Editor's Note: This story is part of a weekly analysis of the logistics industry's latest statistics. See an overview in our data hub.
- Freight rates from China to both coasts in the U.S. fell over the course of June, suggesting supply and demand are regaining balance after a year of overcapacity and various shocks to the market, according to data from the Freightos International Freight Index (FIFI).
- Not all ports have reported import data from May, but early figures suggest a spike in loaded inbound container volumes to the U.S. The top three California ports saw import increases of 10% or higher, while East Coast ports benefited from the first calls of post-panamax ships.
- The index also shows spot rates have been on a steady decline since February and now lie around the same levels as rates seen last June. Rates began to spike last September, as Hanjin's bankruptcy combined with peak season and industry consolidation to reduce the available supply.
A rise in demand, coupled with a decrease in supply (through more efficient ship utilization), would typically raise rates, so the fact spot rates have been consistently declining since February support what analysts have been saying for a while; that the ocean freight industry has been suffering from a severe market imbalance.
A look at year-over-year trends in spot rates, per FIFI, are a case in point. As of the first week of January, spot rates were up 158% compared to the previous year. Since then, rates have fallen nearly 40% to $1,262 per 40 foot container as of June 19. Today, rates are 16% below the levels recorded this week last year.
The massive fluctuations can be explained by a few major events. First, the spike in freight rates that began in September can be tied to Hanjin Shipping's declaration of bankruptcy, which suddenly idled countless ships and containers near ports for months. The industry took a while to recover from the disruption.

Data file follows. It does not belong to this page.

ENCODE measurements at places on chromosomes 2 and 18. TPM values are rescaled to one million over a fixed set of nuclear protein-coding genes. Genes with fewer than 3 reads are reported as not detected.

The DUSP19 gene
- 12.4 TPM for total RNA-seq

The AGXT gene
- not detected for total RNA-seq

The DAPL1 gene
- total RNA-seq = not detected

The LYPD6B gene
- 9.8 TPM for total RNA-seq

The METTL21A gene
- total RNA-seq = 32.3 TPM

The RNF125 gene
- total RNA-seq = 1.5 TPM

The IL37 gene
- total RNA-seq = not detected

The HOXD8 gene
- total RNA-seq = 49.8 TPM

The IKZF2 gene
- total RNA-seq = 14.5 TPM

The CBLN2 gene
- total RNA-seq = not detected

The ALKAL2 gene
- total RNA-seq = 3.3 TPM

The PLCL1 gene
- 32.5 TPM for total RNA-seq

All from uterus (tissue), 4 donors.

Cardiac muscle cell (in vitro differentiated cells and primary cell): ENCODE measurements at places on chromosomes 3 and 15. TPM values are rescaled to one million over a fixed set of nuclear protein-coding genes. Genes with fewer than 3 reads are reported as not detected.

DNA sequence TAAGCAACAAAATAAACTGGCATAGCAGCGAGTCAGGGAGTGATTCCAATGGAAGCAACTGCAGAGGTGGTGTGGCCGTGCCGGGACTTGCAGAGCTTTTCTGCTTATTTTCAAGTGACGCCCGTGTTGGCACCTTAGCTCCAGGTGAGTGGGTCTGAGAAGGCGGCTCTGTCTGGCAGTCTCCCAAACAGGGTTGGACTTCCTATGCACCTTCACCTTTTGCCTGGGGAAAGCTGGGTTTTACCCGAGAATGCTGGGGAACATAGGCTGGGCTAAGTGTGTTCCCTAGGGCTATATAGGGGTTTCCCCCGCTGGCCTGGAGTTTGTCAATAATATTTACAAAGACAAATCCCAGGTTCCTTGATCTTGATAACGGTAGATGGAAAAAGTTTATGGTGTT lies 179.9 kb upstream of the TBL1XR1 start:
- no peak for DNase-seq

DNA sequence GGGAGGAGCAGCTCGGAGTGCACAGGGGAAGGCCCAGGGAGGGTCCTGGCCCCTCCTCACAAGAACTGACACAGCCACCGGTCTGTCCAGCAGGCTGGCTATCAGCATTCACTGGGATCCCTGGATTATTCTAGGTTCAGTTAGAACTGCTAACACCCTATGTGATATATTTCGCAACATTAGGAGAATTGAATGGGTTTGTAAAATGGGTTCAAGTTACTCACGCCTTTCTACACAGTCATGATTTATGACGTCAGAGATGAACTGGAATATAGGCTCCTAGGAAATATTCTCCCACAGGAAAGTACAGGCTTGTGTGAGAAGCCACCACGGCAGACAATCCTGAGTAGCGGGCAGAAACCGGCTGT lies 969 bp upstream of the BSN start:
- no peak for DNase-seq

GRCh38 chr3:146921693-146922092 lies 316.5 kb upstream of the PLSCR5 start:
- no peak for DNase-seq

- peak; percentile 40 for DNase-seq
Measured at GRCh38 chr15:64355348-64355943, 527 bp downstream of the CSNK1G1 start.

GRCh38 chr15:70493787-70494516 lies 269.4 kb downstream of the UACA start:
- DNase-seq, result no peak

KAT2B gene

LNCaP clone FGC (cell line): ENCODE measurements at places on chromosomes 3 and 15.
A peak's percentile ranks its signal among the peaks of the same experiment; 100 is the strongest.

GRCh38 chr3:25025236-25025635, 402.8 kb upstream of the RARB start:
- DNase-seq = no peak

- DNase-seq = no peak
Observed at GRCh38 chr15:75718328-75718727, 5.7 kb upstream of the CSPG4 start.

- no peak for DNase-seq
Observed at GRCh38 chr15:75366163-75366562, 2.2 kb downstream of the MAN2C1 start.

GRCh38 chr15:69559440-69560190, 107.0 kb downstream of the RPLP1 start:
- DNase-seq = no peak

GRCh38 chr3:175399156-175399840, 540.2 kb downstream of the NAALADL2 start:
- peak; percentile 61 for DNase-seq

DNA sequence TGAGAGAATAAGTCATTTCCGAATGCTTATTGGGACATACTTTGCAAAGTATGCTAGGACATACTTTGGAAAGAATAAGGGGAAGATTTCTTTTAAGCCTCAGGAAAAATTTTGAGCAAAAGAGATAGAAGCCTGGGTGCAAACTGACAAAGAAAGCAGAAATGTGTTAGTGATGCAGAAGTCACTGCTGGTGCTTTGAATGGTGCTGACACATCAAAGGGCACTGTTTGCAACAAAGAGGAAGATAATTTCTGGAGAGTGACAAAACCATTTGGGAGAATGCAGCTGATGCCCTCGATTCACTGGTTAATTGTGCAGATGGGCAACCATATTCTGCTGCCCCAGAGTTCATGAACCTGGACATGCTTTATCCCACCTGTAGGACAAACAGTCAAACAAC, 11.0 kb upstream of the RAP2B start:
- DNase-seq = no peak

But the event highlighted another hard truth: The industry was suffering from a self-inflicted excess of capacity, due to an arms race between the top shipping companies for larger vessels, which led to high debt-to-equity ratios and staggeringly low shipping rates. In other words, the year-over-year gap in January was due not just to markedly high rates in 2017, but also extremely low rates in 2016. This, in turn, affected various shipping lines' solvencies.
Widespread industry consolidation was the third shock, peaking in April 2017 with the launch of new alliances. In the long-run, the move is expected to keep rates more stable due to a more efficient utilization of vessels, but in the short-term caused a rate spike in May due to unexpected delays, as the industry adapted to distinct shipping routes and limited container availability.
In terms of supply, then, various contrasting forces were at play affecting rates over the past year. Hanjin's bankruptcy and new alliance shocks forced rates up, while the more structural issues of overcapacity and industry consolidation kept them down. Demand for imports from China, as measured in the first chart and below, has risen consistently over the past decade, acting as another force to deflate rates.
Clearly, deflationary forces are winning out. But, even then, the trends represent good news for shipping lines. The supply and demand gap is steadily being corrected, and this is projected to help keep lines afloat (and even profit) this year. Maersk Line projects it will record a $1 billion rise in profits in 2017. What would have been an outrageous forecast a year ago now appears feasible. In fact, one analyst is saying Maersk will double that forecast to gain up to $2 billion more profits this year.